Minor repair and maintenance activities that disturb 6 square feet or less of paint per room inside, or 20 square feet or less on the exterior of a home or building. (Note: Window replacement, and partial and full demolition activities, are always covered regardless of square footage.  Activities designated as “prohibited” are prohibited regardless of square footage.)
"There's wisdom in a multitude of counsel" {Bible Book of Wisdom/Proverbs} I thank you all I learned so much here not only painting but contracting in general. After all this I realize how blessed my ignorance not taken advantage of by Greater Philadelphia area motivated young skilled pride-in-work honest hardworking + seasoned older employee of Scott Gribling Painting of Lansdale PA. I'm proud I had the idea that Tom Parkinson here taught me the phrase & affirmed paying daily "progress draws" & purchase receipts instead of advance deposit in case something happens to contractor, and as Tom teaches the natural effectiveness of receiving from the day's work :)

Payment. Every client is different. Every job has it's own unique set of circumstances. I always start off the discussion with my clients saying that I'm flexible on how they would like to proceed with payments but that I prefer half down. I refuse to change order. Change orders are my last resort. Instead I ask questions at our initial meeting and try to be sure to cover all bases before I submit my estimate.


This is an unsolicited recommendation for Florida Home Painters who have twice painted our home, which is less than 5,000 square feet under air conditioning in Lighthouse Point with a 180-foot dock. Joe has painted the outside house, trim, painted the two concrete walls, painted the sea wall cap, stained the dock and replaced planks, along with painting the inside walls, ceilings and trim. Joe has an excellent eye to match paint and makes suggestions with the ability to explain his recommendations and he can repair problems so a separate crew or repairperson is not needed for every little item that might be wrong around the home and property. I tend to be perfectionistic and detailed and Joe has the adaptability to deal with me and my wife along with my hours of work. In the past, I trusted no one to paint our house so I did all the painting. I trust Joe and his careful crew, and he is always willing to try an idea I have come up with - which is typically a mistake of mine - which he easily corrects. Joe is always available, shows up frequently, and is always involved directly or indirectly with repairs. It is a pleasure to deal with an English-speaking American who is obviously never intoxicated or high on drugs. As a resident of Florida since 1970, a Ph.D. (70-year-old) psychologist who has been in practice 40 years and a professor in a doctoral program, I am a reliable judge of character, reliability, and workmanship. I want to encourage homeowners to contact Joe for an estimate since you can always see his workmanship throughout the tri-county

IF the average cost is $1700 to paint an interior, then that means the cost of paint is approx. $200 (12% of the job).  Or better said 5 gallons of paint (if the average cost is $40 retail).  The average room takes 1.5 gallons which will cover 3 average rooms.  Doesn't sound to average to anyone with knowledge of this industry or a average house.  You are misleading consumers and should do a better job in your research.  No wonder so pay people think prices to get work done by professionals is high.  Its not high, its actually average which is more like $3700.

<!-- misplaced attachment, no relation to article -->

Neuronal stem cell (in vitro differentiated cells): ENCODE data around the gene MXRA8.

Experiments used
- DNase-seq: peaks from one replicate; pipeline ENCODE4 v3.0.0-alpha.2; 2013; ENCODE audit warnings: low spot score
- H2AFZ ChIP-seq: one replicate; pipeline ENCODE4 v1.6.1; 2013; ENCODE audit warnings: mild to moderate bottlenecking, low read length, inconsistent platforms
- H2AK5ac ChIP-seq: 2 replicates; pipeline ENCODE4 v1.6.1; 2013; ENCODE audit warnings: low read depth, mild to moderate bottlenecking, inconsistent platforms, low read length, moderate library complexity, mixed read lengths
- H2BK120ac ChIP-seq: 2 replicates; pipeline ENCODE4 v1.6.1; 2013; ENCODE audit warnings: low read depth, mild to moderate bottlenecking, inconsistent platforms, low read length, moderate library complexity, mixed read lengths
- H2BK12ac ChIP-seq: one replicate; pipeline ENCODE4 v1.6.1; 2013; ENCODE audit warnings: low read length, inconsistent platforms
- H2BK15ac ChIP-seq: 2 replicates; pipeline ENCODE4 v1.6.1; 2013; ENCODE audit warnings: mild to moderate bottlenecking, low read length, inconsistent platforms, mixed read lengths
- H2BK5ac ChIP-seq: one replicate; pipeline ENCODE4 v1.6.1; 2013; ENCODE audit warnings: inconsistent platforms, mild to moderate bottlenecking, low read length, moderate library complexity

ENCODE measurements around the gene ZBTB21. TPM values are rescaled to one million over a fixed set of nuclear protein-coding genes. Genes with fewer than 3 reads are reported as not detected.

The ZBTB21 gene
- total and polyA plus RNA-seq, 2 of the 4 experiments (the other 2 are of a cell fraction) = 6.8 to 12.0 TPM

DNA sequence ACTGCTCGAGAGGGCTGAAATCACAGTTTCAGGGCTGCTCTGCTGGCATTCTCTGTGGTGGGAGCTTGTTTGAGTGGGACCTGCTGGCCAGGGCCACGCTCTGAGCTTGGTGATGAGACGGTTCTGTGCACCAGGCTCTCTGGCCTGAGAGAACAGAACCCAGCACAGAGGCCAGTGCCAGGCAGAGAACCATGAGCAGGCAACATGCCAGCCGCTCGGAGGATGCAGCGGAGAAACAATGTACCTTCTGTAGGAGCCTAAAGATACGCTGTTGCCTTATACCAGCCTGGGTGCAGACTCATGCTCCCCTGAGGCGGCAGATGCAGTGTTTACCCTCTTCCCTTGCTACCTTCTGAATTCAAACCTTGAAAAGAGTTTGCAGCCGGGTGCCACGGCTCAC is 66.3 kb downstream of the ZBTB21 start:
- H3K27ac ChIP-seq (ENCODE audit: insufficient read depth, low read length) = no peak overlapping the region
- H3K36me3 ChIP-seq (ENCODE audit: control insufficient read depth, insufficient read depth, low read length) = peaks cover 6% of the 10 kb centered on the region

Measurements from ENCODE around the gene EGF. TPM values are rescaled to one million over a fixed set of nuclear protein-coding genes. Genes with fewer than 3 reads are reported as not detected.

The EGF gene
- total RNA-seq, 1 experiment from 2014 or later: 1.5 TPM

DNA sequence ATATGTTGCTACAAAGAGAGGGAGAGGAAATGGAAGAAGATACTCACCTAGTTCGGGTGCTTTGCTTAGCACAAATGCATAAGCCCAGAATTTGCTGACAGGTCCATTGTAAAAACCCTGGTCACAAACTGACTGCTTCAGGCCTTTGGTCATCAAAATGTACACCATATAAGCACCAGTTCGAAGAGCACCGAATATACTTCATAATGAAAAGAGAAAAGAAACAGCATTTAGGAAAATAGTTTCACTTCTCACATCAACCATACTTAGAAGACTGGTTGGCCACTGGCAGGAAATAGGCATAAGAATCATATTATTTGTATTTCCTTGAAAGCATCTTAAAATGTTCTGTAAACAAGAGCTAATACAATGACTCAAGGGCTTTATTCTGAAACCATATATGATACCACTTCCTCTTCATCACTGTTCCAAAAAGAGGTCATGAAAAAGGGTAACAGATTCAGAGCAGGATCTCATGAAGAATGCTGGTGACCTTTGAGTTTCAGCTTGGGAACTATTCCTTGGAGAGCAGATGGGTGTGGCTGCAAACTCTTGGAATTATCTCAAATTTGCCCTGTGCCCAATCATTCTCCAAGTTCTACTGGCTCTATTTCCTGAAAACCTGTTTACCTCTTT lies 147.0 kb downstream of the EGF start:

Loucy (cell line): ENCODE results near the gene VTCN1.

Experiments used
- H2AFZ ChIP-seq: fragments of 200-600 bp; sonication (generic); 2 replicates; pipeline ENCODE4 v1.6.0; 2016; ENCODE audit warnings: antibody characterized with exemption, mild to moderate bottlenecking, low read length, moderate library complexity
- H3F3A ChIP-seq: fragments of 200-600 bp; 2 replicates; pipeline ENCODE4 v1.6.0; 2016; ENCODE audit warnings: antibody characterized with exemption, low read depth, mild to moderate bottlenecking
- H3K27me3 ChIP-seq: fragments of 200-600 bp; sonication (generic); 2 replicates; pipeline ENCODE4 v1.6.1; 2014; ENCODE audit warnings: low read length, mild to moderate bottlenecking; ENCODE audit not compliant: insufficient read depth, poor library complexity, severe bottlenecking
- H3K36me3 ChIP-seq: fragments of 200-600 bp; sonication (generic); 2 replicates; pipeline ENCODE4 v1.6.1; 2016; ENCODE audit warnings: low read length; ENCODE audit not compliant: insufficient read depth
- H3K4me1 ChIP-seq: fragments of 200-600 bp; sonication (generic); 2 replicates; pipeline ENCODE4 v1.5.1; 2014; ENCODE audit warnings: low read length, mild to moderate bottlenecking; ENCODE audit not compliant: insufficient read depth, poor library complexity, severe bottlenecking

First off, the picture on the top THAT IS A HOME OWNERS PAINT JOB. If you here a school kid or your neighbor, this is what you get. I was a painting contractor for the better part of 40 years and never saw a PAINTER (even the worst painter) leave a mess like that. Maybe the electrician or the carpenter but, that is not something a painter could even do if they tried.

My painter franchisee, who I got from Angie's List, must have found some shmucks on the corner to paint my house. I specifically said I wanted stain. First my house was painted the wrong color, Then it was painted with LATEX paint- not stain. Estimates to 'undo' the damage is around $10,000 and its not a guarantee that it will work. The work is at best amateurish. Many underpainted or not painted spots, drips, etc. They did the entire outside (scraping?, priming? caulking?, painting), cleaned up and left within the time I left for work and came home. There were thee of them (my neighbor told me) This was two years ago and I am still upset. Can't be fixed.


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When you’re ready to tackle your next paint project, we offer an amazing choice of colors from top paint brands, at the best price, and expert know-how to help you do the job right. Whether you’re making a colorful update to the interior or exterior of your home or working on a unique DIY project, you can really pour on the creativity with our unmatched selection of paints and exterior stains, craft supplies like chalkboard paint, stencils, glitter, or even glow in the dark spray paint. You should also check out our paint project and buying guides as well as The Home Depot Blog for current paint trends, popular color palettes and paint craft ideas. For all your painting needs, small and large, we’ve got you covered at The Home Depot.
Load flat or eggshell exterior paint color into paint sprayer. Depending on intensity of hue, apply one or two coats of flat or eggshell exterior paint to entire house. Be sure to work your way from top to bottom in a smooth, controlled manner, overlapping each stroke by 8 inches. TIP: When changing exterior color from light to dark or dark to light, start with a coat of primer to ensure proper coverage. Primer is not necessary when a fresh coat of existing color is being applied.